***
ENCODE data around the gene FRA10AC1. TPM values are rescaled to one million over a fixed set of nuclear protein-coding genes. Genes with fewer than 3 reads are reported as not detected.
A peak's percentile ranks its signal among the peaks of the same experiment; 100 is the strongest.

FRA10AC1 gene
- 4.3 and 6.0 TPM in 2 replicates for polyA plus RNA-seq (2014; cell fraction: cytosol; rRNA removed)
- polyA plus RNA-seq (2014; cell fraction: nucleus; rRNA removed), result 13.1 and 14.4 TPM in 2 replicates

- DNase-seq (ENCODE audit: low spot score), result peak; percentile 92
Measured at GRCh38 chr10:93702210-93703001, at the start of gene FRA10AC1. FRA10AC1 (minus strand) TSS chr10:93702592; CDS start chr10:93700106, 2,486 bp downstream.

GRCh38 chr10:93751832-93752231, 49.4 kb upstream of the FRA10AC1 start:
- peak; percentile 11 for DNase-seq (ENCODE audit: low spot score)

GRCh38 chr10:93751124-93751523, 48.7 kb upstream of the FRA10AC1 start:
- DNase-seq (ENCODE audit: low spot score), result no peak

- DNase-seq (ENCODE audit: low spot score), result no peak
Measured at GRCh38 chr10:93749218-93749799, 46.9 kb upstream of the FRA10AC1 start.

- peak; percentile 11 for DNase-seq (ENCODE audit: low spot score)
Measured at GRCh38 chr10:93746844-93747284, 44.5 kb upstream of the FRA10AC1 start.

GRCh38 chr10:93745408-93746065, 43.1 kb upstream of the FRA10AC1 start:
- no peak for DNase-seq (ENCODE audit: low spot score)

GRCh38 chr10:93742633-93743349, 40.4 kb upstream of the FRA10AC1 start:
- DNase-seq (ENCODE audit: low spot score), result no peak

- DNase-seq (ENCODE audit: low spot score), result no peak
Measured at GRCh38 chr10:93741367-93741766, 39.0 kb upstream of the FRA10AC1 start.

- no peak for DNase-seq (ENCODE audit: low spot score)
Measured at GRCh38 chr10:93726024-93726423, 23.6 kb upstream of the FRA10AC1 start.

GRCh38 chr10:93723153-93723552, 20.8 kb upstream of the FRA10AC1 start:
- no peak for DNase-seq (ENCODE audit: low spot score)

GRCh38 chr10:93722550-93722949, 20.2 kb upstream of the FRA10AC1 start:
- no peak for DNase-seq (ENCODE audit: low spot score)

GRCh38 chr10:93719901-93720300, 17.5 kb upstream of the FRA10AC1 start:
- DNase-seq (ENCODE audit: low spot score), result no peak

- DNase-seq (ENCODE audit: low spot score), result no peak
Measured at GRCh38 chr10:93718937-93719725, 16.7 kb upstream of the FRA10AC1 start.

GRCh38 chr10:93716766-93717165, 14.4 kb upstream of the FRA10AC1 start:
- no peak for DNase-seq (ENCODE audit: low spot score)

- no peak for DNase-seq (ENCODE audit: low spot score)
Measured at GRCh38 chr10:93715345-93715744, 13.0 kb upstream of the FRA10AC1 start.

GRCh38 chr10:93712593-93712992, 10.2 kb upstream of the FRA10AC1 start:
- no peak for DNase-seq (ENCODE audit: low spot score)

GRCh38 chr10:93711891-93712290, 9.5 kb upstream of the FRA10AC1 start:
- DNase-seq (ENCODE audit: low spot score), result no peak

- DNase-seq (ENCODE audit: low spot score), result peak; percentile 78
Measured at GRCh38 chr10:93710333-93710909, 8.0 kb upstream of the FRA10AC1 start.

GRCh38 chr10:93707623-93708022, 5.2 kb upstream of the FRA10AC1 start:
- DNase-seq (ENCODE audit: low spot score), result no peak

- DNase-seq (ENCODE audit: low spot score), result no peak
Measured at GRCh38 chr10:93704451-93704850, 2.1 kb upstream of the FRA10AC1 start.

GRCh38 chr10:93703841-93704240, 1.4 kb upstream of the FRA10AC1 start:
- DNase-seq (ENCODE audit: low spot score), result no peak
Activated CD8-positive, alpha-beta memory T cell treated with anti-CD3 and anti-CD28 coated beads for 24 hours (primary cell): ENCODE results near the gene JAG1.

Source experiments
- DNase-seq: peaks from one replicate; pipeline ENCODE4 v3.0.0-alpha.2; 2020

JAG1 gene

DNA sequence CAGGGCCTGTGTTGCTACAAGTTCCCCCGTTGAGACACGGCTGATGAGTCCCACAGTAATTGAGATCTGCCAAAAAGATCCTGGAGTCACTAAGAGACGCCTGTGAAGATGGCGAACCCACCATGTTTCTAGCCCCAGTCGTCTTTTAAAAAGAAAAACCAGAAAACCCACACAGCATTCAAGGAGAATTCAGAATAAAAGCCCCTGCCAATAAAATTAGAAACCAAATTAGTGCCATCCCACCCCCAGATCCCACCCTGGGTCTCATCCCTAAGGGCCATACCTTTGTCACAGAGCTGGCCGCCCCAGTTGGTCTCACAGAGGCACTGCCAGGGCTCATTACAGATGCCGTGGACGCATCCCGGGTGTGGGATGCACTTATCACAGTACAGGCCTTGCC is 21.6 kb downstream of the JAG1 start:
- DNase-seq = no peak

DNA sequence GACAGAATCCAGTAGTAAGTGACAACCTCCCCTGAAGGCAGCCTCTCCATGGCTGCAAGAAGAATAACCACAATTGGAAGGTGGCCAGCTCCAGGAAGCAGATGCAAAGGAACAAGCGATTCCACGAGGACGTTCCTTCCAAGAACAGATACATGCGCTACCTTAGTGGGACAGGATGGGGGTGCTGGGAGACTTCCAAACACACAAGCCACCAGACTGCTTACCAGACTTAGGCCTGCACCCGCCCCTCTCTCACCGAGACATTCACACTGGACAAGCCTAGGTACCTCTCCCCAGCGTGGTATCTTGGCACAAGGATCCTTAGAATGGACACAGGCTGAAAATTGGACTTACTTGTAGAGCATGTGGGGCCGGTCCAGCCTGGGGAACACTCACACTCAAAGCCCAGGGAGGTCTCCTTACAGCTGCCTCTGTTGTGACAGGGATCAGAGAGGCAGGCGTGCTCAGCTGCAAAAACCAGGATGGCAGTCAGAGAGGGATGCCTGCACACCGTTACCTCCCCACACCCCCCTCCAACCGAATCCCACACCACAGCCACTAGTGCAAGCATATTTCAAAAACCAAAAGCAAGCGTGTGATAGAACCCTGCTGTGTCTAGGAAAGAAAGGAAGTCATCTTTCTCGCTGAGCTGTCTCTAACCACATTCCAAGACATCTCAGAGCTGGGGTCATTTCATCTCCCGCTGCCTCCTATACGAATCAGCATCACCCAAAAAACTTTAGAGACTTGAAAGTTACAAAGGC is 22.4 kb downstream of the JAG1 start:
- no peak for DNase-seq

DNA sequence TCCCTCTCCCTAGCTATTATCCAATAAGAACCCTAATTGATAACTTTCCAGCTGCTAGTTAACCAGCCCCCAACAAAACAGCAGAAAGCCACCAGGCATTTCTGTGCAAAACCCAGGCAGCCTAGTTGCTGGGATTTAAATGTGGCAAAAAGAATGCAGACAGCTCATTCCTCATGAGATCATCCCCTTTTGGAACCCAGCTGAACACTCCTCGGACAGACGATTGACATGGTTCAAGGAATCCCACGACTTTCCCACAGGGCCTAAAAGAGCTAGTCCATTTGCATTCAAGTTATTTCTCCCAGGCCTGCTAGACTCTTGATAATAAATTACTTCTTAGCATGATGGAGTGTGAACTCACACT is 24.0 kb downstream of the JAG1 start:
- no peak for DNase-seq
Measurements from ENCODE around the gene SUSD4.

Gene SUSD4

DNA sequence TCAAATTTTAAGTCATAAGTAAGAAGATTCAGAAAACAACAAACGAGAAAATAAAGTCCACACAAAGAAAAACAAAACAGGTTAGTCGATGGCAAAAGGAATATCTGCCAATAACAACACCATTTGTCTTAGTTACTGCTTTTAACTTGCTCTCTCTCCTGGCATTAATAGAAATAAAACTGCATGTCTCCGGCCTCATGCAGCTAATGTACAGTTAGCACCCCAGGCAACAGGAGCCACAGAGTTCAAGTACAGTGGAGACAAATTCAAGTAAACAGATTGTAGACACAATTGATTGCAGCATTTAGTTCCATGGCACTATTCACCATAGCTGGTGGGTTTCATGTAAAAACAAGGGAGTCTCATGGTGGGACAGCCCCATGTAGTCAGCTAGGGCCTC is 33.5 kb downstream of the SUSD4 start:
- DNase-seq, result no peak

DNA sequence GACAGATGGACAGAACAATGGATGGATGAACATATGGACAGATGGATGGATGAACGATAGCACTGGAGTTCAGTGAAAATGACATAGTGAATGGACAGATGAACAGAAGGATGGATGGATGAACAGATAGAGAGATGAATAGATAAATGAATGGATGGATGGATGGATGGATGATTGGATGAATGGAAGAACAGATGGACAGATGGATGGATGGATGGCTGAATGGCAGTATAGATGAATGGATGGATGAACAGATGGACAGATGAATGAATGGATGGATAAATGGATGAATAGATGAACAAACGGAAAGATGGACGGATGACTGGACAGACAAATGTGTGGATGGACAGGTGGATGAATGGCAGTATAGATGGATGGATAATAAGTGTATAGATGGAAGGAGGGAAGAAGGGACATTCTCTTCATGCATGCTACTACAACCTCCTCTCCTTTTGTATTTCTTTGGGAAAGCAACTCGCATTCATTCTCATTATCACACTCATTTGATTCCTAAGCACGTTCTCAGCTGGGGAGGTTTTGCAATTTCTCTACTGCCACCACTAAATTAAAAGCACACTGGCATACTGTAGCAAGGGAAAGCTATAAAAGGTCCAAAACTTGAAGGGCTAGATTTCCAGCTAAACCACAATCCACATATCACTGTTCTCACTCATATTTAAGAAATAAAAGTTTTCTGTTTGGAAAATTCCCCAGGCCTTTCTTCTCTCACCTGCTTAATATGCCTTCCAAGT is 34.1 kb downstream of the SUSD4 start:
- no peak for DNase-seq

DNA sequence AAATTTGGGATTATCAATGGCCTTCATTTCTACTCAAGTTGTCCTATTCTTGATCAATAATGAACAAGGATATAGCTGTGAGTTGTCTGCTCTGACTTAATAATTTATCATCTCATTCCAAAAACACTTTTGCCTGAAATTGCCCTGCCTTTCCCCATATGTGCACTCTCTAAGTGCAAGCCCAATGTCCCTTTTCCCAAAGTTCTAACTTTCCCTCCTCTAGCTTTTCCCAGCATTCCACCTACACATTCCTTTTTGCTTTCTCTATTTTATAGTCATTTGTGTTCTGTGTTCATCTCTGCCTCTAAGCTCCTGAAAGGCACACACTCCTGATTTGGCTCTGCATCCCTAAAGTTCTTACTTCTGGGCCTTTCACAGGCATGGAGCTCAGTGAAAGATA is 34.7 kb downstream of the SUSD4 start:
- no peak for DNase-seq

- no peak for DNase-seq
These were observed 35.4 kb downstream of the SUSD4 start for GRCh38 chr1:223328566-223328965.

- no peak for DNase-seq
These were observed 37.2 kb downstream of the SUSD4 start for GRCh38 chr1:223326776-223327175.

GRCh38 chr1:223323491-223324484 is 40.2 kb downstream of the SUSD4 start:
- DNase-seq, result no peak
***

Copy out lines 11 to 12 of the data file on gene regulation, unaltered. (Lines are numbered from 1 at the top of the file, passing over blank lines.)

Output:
- DNase-seq (ENCODE audit: low spot score), result no peak

- DNase-seq (ENCODE audit: low spot score), result no peak